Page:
Hate Cannot Drive Out Hate. Only Love Can Do That.

In the 1940s, there was a famous quotation written by Martin Niemöller to protest the rise of Adolf Hitler and the growing trend of Nazism. It goes like this: “First they came for the Socialists, and I did not speak out because I was not a Socialist. Then they came for the Trade Unionists, and I did not speak out because I was not a Trade Unionist. Then they came for the Jews, and I did not speak out because I was not a Jew. Then they came for me – and there was no one left to speak for me.” In the wake of the all too common gun violence in America, specifically the recent horrific shooting in Orlando, and in the growing waves of the demagoguery and bigotry that is espoused daily by Republican Candidate Donald Trump, I feel compelled that now is my time to stand up and speak out.


As a nation, we have become partisan on a fundamental level. We are unable to listen to another opinion that does not align with our own. We sit and wait, desperate to hear something that will confirm or twist into our beliefs.  This is an incredibly dangerous way to live, and is the reason why Donald Trump is doing so well. Donald Trump appeals to the primitive fears in all of us. He has capitalized on the irrationality that exists within so many Americans, by simplifying all of the problems that our country and the world face with simple scapegoats.


For Donald Trump and his followers, it’s easy to blame all Muslims when someone who is Muslim hurts someone else. It is easy to blame all Muslims for all the crime and terror in the world. But the notion that all Muslims are terrorists is absurd, and Donald Trump is only stoking this fire. Donald Trump’s rise to power is all too eerily similar to that of Adolf Hitler and Benito Mussolini in the 20th century. Hitler and Mussolini were able to capitalize on the fear and uncertainty in their countries when promising stability and guidance by blaming entire groups of people for their woes. Not enough people at the time understood the real and dangerous threat that these men posed, not only with their commentary but with their hateful rhetoric and scapegoating. For Hitler, it was the Jews. For Trump, it is the Muslims.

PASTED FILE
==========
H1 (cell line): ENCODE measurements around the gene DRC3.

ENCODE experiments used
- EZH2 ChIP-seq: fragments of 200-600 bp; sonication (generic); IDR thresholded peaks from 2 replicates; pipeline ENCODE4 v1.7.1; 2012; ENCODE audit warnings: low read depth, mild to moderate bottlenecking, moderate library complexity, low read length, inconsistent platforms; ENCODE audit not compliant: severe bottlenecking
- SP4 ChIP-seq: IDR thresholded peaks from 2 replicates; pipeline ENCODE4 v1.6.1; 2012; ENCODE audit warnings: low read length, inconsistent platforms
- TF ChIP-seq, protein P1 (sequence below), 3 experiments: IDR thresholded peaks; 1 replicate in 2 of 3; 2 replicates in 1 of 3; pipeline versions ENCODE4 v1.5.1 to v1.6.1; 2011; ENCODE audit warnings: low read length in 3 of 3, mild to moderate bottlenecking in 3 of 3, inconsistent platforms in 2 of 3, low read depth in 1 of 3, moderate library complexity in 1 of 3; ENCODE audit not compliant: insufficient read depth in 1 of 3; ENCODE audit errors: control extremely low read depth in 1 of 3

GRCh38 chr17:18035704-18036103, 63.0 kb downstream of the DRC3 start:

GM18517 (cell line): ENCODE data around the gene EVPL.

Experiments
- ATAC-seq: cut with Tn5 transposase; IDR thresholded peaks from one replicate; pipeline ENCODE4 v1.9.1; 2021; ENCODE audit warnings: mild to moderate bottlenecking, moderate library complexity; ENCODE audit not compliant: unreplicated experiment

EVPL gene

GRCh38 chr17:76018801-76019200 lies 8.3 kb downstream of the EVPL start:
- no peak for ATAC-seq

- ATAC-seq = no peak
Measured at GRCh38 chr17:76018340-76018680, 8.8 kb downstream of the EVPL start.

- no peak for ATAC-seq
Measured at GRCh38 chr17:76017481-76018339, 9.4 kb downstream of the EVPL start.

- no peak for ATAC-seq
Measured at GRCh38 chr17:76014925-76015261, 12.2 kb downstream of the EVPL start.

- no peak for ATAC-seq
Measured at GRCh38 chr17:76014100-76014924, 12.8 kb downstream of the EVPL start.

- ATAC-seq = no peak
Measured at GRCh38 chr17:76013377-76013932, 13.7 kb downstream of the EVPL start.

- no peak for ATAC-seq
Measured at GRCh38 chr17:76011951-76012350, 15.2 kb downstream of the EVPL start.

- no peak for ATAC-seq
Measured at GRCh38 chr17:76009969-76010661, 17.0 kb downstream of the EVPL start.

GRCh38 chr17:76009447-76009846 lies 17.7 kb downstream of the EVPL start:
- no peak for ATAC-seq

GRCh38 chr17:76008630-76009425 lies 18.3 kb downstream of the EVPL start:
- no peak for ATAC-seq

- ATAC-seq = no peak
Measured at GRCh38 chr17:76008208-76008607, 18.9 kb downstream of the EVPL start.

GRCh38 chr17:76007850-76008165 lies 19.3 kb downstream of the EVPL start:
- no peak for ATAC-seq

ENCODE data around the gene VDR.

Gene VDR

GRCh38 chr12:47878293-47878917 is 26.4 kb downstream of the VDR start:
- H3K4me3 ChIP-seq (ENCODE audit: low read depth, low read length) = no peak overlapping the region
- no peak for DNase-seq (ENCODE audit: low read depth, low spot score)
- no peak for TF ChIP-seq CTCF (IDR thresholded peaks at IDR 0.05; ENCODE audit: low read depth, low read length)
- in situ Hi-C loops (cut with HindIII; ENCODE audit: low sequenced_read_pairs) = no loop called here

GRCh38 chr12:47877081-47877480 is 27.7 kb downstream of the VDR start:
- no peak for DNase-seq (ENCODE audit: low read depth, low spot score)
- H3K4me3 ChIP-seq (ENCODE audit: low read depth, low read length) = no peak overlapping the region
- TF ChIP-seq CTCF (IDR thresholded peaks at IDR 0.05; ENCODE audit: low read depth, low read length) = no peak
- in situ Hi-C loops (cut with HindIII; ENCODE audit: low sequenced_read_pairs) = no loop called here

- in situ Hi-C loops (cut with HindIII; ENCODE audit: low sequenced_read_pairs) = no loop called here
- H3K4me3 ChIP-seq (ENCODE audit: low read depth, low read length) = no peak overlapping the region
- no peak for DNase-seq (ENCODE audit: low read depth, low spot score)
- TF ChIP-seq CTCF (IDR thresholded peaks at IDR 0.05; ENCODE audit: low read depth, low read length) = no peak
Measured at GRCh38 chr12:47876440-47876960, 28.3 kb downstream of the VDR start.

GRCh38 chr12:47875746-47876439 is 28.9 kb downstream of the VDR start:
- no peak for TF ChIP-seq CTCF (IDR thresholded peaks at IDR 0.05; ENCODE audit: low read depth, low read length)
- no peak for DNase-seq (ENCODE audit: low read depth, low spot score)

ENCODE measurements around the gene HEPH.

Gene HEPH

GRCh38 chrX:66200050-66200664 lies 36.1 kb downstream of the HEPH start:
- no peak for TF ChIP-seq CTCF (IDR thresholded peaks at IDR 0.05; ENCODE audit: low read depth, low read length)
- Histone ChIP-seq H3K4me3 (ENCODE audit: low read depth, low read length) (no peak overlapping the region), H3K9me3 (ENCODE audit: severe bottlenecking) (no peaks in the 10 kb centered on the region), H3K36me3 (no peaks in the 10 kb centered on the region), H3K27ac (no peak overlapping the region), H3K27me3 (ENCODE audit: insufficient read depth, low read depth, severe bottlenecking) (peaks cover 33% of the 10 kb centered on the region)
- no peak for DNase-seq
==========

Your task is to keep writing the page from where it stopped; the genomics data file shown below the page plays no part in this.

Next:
I recently watched a video of Donald Trump, where he argued that the mass shooting in Orlando would never have happened if the shooter’s parents hadn’t been let into the United States from Afghanistan years prior, simply because they were Muslim. Somehow Donald Trump has managed to demonize an entire religion as savage terrorists. For Trump to insinuate that somehow President Obama is complicit or involved in these terrorist attacks is despicable and is yet another mark that shows that insulting and disrespectful comments have no place in the Oval Office. Too many people have dismissed the growing onslaught of racist and bigoted comments made by Trump as his norm, but if bigotry has become a normal standard then we are in serious trouble.


The current political and partisan rhetoric has convinced us that we need to fear a terrorist attack where a bomb blows up in the street. This bomb could be (and according to the fanatics probably is) planted by a Syrian refugee who’s fleeing the terrorism that they came from. We should be more afraid of the terrorism that is so easily acquired in our midst. The terrorism that comes from the ability of a person who has a history of being abusive to his spouse and was investigated by the FBI twice, to still legally buy not only a semiautomatic pistol but also a military grade AR-15 rifle to then kill 50 innocent people and harm many more in a nightclub in Orlando. Gun violence and mass shootings in America should be considered terrorism regardless of who purchases the gun and who carries out the act. Terrorism is not a word that should be limited to someone of a specific faith.


We need to try to prevent this homegrown terrorism by making it harder for people to access these guns. This can be done by strengthening background checks and closing loopholes that allow practically any civilian to buy a military grade gun. These mass shootings have become all too common and all too comfortable. Yet, for some reason the same counter arguments persist: restricting guns would do nothing because if people want to get a gun they will find a way to access it, so why try? This argument applies for no other law or regulation. Sure, people will always find a way to kill each other, but we have a fundamental law in place that heavily discourages this through criminalization. Laws are in place for a reason, to prevent and protect people from doing bad things. Not everyone follows laws, but the vast majority of people do, and if they don’t, often they are stopped and checked by the penalties that are in place for those who don’t comply. If we faced every problem that arose in our country with the attitude that it’s too hard to do, we would live in lawless anarchy. Right now the system that allows the United States to be the only developed nation in the world to continually have mass shootings and prominent gun violence is flawed, and it is time to change it.


In times like these I am reminded of a passage that we studied during English class in my senior year of high school written by Dr. Martin Luther King. I can’t help but hear the words of Dr. King echo in and out of my ears: “Darkness cannot drive out darkness, only light can do that. Hate cannot drive out hate, only love can do that.” In times of uncertainty it is important not to use scapegoats to justify our fear. It is important not to use bigotry to explain our distress. Because hate coupled with hate only breeds animosity and contempt. Hate matched by action fueled by love has real power to change the conversation. We must say no to bigotry and violent words and instead stand together united and ready to evoke change.